New Orleans bon vivant (and occasional Gambit contributor) The Cajun Boy reports for UPROXX that Big Freedia's stint opening for The Postal Service in the great Pacific Northwest may have been a succes d'estime, but was not quite a success with what The Cajun Boy calls The Postal Service's "lily-white fan base":
Hilariously, but predictably, some of the group’s lily-white hipster fanbase - who fancy themselves as curious, cultured, forward-thinking people, mind you - have been a little freaked out by all the on-stage “twerking” ... Meanwhile, Big Freedia is opening for the Postal Service in Berkeley later this week. I fully expect heads to explode.
The Seattle Timesexplained further
In the normally neutral space of KeyArena, audience members were irritated, seemed to be uncomfortable with Freedia’s brand of sexual expression and questioned whether the performance was “real music.” Men in the stands conspicuously proclaimed their own heterosexuality, and in general the response was uneasy. Workers at food/beer stands confirmed everyone who ordered from them gave the set a negative review.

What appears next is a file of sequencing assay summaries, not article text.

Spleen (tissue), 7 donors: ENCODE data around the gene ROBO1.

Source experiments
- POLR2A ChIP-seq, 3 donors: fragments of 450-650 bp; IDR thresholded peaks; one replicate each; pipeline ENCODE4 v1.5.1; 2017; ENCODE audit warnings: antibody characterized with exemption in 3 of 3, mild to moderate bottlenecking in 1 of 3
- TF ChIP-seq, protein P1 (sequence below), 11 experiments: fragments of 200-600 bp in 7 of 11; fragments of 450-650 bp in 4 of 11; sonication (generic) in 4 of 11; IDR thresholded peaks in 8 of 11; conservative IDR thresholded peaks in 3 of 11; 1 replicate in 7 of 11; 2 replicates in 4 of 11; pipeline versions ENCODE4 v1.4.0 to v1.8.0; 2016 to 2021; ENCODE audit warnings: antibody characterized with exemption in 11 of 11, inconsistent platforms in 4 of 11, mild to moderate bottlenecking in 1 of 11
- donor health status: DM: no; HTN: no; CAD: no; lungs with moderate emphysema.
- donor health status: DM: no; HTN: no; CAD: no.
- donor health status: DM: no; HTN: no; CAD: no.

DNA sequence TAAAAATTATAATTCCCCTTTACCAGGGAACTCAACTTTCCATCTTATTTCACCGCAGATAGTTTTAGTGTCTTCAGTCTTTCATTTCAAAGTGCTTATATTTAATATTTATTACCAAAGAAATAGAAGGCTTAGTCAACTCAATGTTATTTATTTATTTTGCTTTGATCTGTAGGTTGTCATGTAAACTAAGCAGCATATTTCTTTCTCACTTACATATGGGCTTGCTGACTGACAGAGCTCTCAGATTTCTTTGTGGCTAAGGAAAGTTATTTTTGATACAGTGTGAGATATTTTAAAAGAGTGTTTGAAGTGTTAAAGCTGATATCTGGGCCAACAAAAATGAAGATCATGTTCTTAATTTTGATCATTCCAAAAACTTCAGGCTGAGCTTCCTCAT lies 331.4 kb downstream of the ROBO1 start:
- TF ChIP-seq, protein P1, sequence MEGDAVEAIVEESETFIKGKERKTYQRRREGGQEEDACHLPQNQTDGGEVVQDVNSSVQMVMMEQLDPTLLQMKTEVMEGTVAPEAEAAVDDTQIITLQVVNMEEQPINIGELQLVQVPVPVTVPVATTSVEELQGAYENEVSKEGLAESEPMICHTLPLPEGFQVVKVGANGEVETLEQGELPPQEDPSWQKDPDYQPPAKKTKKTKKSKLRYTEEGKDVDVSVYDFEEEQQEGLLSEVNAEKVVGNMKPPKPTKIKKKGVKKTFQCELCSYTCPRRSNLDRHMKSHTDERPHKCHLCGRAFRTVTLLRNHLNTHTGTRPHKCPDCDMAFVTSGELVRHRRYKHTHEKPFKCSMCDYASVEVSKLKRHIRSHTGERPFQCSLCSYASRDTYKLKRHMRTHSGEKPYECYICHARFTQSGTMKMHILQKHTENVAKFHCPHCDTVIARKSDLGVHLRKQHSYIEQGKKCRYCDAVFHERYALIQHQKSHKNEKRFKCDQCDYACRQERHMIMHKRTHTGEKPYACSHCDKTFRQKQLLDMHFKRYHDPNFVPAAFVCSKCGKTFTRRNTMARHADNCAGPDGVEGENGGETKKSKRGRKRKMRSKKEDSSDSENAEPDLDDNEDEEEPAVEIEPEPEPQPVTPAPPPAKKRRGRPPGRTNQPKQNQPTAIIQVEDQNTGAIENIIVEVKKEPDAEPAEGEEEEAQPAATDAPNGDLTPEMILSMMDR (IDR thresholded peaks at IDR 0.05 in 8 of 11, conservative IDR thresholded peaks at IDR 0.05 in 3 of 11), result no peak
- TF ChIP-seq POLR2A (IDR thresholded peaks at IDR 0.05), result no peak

Still, that's nothing compared to The Vancouver Sun'ssnotty dismissal
of Freedia, which verged on - well, you be the judge:
The leading light of the Crescent City hip hop hybrid called bounce showcased the style’s redux beats in an opening set that had many fleeing to the waiting area for another cocktail.
They drank to forget the sight of her three dancers spending the whole show bent over spread-legged and jiggling their considerable assets non-stop in a ceaseless bump (no grind). There is more to it than one would imagine as audience members pulled up on stage didn’t display anywhere near the elasticity of the pros. Not that anyone should necessarily aspire to a career as a bump-ee.
Either way, the “Queen Diva all the way from New Orleans, Louisiana” has done something quite impressive making a career out of such a limited and, ultimately, annoyingly repetitive genre. It’s not beyond the realm of possibility that it is all an elaborate joke.
I like The Postal Service - a lot. I like Freedia - a lot. Putting the two together in New Orleans would result in an amazing show. Why are they incompatible in the Northwest?
And if you don't like the music, fine, but saying people are "uncomfortable with Freedia's brand of sexual expression"? First, it's not a political statement; it's dancing; second, what's uncomfortable about it? And why do people have to drink "to forget the sight" of a black gay man and his backup dancers?